“When PEN America enters, my narrative is in the 1980s during the Reagan administration – PEN had already started to work very hard to get writers and artists into the United States, but became part of this effort to challenge the Reagan administration’s use of this vestige of McCarthyism and to call for appeals of the law.”

Then, I highlight the 1986 PEN International Congress held in New York City, when PEN President Norman Mailer invited Secretary of State George Schultz to be the keynote, and he gave an address, “The Writer and Freedom,” and was greeted with boos and hisses. There’s also a protest letter signed by members of PEN denouncing the State Department’s use of ideological exclusion under the McCarran-Walter Act. So, PEN and Barney Frank are successful, and those provisions are eventually repealed, but ideological exclusion remains in other forms.

I want to talk about that because this is obviously coming up right now. We have this global pandemic where it appears that the Trump administration is using this moment to continue its exclusionary policies on the immigrant front. In some ways, your book makes the case that while certainly, in many ways, the president is an outlier, perhaps in this vein, this is really an extension of this pattern of ideological exclusion. Do you think that’s right, or do you think that Trump and his allies fall outside of that arc?

They’re definitely in it – we’re seeing in the Trump administration that there is a real focus on immigration restriction, which is at the heart of what we’ve seen in the past four years. Ideological exclusion is still a live issue, and organizations – including PEN, the Brennan Center for Justice, Knight First Amendment Institute, the ACLU, and the Electronic Frontier Foundation – have raised concerns about social media and data collection used to exclude at the border, or as part of retaliatory deportation efforts targeting activists. I mentioned some of those cases of using social media to exclude in the book, but when we were discussing surveillance and repression of activists and protest today, ideological exclusion must be part of that conversation as well as immigration reform and looking at the tremendous power and discretion still held by the executive and the judiciary’s deference to the executive in terms of immigration issues. We saw that with the travel ban referred to as the Muslim Ban, and also we saw that addressed in the No Ban Act, that was recently passed by the House of Representatives.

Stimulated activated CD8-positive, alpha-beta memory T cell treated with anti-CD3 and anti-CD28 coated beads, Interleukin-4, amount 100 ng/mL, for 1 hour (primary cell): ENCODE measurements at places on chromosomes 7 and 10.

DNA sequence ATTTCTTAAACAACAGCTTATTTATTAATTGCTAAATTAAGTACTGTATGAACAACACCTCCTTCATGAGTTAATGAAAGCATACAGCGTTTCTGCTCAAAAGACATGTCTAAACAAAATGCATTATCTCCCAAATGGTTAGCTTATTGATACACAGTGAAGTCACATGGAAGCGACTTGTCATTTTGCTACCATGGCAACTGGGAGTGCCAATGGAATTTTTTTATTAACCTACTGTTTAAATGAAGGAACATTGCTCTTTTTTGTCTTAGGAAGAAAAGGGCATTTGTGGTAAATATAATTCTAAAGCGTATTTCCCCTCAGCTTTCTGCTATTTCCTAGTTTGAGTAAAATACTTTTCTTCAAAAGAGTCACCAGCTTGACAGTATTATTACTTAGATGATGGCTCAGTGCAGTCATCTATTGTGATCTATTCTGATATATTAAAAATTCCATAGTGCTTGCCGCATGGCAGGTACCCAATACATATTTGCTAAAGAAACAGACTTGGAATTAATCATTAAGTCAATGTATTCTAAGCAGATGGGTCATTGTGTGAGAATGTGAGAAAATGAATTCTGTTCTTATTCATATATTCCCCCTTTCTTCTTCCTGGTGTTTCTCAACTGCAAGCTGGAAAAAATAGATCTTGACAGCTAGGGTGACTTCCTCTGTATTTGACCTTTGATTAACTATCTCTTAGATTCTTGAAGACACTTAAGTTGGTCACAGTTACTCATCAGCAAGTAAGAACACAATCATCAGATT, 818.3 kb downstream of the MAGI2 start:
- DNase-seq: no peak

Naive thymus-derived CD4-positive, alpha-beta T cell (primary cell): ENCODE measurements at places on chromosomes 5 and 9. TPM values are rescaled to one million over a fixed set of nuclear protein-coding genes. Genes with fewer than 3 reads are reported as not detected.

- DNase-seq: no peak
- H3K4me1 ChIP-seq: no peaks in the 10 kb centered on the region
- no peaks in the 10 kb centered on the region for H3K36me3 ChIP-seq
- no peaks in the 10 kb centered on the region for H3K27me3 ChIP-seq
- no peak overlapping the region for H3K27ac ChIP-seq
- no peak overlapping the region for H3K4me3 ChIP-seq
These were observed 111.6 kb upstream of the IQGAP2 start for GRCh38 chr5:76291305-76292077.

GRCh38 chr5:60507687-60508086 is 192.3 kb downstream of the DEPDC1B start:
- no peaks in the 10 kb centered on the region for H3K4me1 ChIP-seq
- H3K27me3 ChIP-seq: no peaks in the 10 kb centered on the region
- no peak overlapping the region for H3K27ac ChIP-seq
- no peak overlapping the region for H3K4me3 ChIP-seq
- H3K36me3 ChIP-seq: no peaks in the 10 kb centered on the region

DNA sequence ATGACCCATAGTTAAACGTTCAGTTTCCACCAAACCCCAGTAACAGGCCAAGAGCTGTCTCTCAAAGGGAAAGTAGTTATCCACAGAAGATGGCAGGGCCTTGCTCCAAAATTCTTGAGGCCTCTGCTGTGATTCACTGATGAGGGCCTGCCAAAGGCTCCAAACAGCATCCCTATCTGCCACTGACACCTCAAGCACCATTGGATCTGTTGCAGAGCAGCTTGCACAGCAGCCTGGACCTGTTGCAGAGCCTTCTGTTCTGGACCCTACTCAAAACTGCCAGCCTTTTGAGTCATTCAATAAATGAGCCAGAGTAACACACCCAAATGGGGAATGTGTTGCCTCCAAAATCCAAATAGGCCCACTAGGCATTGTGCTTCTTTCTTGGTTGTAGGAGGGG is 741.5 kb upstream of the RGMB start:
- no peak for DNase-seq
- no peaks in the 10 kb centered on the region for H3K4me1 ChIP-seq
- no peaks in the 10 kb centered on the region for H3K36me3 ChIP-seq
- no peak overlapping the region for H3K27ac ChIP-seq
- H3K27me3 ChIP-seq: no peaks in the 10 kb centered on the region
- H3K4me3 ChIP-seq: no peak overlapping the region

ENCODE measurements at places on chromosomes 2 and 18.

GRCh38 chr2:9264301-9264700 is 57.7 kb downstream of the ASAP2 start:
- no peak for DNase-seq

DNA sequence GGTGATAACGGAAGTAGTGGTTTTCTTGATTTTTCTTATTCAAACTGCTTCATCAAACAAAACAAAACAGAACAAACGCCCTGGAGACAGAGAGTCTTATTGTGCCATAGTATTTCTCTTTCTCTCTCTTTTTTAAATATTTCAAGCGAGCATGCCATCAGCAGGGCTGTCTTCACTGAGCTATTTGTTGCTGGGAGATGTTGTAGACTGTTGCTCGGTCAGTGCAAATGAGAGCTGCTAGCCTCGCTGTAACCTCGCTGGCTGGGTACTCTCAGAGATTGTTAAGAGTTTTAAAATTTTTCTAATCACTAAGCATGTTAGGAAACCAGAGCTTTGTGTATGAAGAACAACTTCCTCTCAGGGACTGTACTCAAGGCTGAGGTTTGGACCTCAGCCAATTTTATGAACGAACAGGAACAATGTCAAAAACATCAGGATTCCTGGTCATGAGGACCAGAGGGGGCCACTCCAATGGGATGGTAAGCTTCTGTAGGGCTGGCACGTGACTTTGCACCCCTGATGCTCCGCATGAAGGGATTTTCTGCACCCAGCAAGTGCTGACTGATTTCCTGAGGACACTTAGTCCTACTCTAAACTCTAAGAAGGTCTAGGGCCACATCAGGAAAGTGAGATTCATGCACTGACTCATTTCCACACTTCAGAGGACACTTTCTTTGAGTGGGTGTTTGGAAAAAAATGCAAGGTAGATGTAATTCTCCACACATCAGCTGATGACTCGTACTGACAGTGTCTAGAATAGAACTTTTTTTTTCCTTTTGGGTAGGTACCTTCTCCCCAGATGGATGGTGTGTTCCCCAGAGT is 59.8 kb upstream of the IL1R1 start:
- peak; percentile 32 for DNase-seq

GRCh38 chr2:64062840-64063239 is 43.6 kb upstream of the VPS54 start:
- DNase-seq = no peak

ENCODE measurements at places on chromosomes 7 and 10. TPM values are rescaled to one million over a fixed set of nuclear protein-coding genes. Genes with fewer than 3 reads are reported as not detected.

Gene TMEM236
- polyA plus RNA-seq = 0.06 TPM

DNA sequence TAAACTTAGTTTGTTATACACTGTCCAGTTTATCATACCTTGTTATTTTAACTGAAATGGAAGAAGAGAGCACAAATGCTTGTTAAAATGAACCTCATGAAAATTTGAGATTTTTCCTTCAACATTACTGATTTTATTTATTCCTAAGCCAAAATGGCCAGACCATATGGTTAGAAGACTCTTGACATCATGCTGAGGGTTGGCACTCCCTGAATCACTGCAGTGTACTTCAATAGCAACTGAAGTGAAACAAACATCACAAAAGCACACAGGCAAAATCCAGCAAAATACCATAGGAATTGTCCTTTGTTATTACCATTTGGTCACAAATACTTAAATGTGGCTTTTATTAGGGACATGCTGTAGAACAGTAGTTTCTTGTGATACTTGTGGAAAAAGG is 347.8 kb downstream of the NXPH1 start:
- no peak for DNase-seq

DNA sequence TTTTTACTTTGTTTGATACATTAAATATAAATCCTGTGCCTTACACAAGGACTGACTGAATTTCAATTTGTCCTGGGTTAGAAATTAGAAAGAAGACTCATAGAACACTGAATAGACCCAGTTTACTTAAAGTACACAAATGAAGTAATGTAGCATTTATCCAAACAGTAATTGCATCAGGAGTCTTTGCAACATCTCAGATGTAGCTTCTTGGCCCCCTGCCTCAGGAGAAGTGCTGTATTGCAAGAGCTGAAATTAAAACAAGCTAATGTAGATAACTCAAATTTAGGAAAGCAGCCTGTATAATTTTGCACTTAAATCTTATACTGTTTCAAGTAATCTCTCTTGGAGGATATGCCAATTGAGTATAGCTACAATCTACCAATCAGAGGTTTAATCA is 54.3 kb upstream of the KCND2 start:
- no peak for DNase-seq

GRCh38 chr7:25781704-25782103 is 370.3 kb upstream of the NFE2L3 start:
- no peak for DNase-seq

For our point of view, it’s such a clear threat to free expression, especially the social media monitoring piece – because if someone feels that it’s going to jeopardize their ability to travel, to come to conferences, to travel even for leisure or for other reasons, it might have a chilling effect on what they’re willing to write or put out publicly.

Oh absolutely, and that’s one of the concerns.

“We’re seeing in the Trump administration that there is a real focus on immigration restriction, which is at the heart of what we’ve seen in the past four years. Ideological exclusion is still a live issue, and organizations – including PEN, the Brennan Center for Justice, Knight First Amendment Institute, the ACLU, and the Electronic Frontier Foundation – have raised concerns about social media and data collection used to exclude at the border, or as part of retaliatory deportation efforts targeting activists.”

How did you get to this topic? What was the genesis of writing this book?

I can trace the genesis to two decades ago, when I was a college student at Columbia University. I started writing about law and history, doing research on anarchists and anarchist suppression after the assassination of President McKinley in 1901. I was looking at First Amendment and free speech issues in those early years of the 20th century, prior to World War I. I stumbled upon the exclusion of an anarchist, who I mentioned in the book named John Turner, an anarchist from England who’s excluded under the Alien Immigration Act of 1903. This becomes the first ideological exclusion provision and the first exclusion under it.

What I do is I look at that case, and I was fascinated, as a college student, with the intersection of immigration and First Amendment law. When I went to law school and then later got my Ph.D., I continued to do research in this area, especially looking at current parallels with the War on Terror and exclusion of scholars, writers, and artists, and then also tracing this through McCarthyism and through the Nixon and Reagan administrations. I was drawing that line and finding this narrative and this rich history that’s kept me interested for 20 years.

The post Combating ideological exclusion with Julia Rose Kraut appeared first on IFEX.

Source: MEDIA FEED

HRNJ-UG Admin

Human Rights Network for Journalists-Uganda (HRNJ-Uganda) is a network of human rights journalists in Uganda working towards enhancing the promotion, protection and respect of human rights through defending and building the capacities of journalists, to effectively exercise their constitutional rights and fundamental freedoms for collective campaigning through the media.

Related posts

Top